If Chris Paul were the Cleveland Cavaliers, he would trade the Brooklyn Nets’ 2018 first-round pick in the name of LeBron James.
That’s how it sounds, at least.
ESPN.com’s Brian Windhorst penned a super interesting piece about the root of the Cavaliers’ current malaise, both on and off the court. Their issues, according to him, basically boil down to a battle of wills between James and owner Dan Gilbert.
On one side, you have James, a generational talent who, by default, thrusts the Cavaliers under a microscope and into win-now mode. On the other side, you have Gilbert, who has been burned by James once and is leery of being burned by him again. He has his title, and without a long-term commitment from the four-time MVP, doesn’t see an incentive to going all-in on this season—especially now.
Paul, however, disagrees. As he said, per Windhorst:
“You’ve got LeBron James over there in that locker room. You know what I mean? What else the man need to do?” Paul said. “Don’t take it for granted, man, don’t take it for granted.”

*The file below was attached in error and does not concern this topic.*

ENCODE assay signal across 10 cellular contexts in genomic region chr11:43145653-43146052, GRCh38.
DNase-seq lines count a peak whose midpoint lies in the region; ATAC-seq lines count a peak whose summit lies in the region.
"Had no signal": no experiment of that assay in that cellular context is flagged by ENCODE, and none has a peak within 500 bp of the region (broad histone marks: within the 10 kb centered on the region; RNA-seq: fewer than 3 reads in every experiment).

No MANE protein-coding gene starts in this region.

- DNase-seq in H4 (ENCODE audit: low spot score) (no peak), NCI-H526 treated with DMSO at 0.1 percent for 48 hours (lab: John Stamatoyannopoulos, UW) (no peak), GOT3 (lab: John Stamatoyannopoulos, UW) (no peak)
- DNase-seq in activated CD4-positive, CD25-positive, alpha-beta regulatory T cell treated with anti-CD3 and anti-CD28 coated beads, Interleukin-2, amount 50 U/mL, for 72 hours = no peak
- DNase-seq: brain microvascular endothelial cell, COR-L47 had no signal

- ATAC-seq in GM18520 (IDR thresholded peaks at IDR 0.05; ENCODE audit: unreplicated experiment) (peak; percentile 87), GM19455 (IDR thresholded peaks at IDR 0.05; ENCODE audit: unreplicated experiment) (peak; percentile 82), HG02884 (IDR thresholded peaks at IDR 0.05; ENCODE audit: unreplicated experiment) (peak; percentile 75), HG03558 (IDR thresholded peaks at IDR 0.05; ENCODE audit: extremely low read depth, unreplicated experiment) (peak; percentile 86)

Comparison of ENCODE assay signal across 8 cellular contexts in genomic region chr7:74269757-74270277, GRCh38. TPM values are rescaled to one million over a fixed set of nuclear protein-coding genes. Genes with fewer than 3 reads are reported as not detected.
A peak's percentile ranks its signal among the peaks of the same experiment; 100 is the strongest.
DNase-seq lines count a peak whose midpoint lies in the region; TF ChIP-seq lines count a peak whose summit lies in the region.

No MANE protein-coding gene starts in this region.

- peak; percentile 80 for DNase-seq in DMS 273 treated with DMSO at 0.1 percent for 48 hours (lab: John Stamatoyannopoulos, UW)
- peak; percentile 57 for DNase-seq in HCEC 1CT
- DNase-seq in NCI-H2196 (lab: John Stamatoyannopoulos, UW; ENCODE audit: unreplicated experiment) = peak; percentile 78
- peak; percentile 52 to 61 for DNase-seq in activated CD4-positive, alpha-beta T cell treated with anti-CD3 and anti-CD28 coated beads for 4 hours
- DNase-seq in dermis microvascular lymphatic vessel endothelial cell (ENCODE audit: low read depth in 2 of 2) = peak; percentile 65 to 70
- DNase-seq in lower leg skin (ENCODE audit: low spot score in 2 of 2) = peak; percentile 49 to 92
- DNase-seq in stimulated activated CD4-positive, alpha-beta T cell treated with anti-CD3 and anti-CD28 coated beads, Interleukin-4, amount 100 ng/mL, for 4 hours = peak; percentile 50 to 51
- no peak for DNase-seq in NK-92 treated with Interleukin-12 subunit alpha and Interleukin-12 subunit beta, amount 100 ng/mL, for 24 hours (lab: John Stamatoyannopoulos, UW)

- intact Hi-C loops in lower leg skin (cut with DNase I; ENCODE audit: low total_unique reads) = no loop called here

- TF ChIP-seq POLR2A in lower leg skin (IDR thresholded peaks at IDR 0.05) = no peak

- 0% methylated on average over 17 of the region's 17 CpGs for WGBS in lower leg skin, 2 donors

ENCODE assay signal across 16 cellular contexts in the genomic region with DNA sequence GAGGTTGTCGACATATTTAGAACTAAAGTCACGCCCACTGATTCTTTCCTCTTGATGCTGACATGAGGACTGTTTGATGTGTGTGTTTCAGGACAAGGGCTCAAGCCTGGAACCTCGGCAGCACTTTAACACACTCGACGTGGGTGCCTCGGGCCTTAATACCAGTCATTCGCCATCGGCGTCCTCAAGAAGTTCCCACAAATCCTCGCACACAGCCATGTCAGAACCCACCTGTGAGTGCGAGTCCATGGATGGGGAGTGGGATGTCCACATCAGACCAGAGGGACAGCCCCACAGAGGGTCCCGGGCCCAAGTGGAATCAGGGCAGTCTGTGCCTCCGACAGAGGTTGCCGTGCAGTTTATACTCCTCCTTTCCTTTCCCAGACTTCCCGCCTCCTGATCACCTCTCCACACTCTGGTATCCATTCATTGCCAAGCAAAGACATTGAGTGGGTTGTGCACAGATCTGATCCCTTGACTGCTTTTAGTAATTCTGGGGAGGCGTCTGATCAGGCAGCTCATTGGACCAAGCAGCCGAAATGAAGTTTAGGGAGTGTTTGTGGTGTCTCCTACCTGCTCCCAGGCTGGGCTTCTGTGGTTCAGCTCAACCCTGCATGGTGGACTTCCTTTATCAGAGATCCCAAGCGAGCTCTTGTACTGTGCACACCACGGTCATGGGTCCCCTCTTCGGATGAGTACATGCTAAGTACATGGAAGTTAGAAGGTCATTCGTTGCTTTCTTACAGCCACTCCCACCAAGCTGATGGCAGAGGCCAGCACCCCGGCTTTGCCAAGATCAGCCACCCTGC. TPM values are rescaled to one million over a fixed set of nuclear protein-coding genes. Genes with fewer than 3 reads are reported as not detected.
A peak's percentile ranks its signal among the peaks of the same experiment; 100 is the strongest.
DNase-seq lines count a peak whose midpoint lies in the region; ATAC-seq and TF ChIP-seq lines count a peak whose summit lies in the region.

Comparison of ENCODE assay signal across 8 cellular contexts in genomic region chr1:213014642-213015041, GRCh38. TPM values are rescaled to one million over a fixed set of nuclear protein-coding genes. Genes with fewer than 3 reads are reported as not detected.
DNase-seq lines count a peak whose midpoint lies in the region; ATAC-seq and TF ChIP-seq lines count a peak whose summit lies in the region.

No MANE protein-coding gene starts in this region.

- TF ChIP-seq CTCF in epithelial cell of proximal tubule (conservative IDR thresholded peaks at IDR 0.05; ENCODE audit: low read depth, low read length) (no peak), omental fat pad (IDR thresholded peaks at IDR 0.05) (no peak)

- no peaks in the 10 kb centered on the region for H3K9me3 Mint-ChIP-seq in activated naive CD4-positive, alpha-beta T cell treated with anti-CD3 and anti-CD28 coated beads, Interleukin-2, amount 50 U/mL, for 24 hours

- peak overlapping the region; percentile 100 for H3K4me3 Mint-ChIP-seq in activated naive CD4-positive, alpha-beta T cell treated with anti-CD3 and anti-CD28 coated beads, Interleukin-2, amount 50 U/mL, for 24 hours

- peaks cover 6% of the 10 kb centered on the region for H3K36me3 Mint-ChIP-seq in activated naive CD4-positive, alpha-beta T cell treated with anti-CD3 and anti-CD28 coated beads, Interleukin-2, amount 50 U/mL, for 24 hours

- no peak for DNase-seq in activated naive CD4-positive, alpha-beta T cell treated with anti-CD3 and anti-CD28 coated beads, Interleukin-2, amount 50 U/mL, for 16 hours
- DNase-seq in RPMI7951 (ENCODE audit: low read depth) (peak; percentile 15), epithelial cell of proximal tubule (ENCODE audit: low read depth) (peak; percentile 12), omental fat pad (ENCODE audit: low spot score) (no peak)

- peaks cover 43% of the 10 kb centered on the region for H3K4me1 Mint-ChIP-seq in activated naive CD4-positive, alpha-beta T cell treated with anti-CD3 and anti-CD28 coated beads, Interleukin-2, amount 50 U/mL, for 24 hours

This stance is an interesting one—and hardly in the minority of positions.
As many have pointed out over and over, the Cavaliers may never get their hands on another LeBron James no matter how long they wait or how astute they are in their future rebuilds. He is, arguably, the greatest player of all time. Talents like him seldom, if ever, come around. And when they do, chances are they don’t play for your team.
Then again, James is working through his age 33 season. There’s no telling how much longer he’ll play like he is now. If you could guarantee three or four years more of this exact LeBron, then yes, dealing the Nets pick for an immediate impact return makes all the sense in the world. But you can’t make that guarantee.
What’s more, the Cavaliers could deal the Nets pick, and LeBron could still leave. And on top of that, it doesn’t seem as if there’s a trade out there worth the selection. So while Gilbert is stubborn, bordering on deluded, you can understand, to some degree, where he’s coming from. Hell, maybe he’s hoping the pick increases in value leading up to the draft, which would open the Cavaliers’ trade options just before free agency.
Whatever Gilbert’s intentions, the Cavaliers have to do something this season. They cannot hope to bust out of their current rut with the present roster. That much has become clear. But they also don’t have the ammo to make a huge splash independent of the Nets pick—hence the unending precariousness of their situation.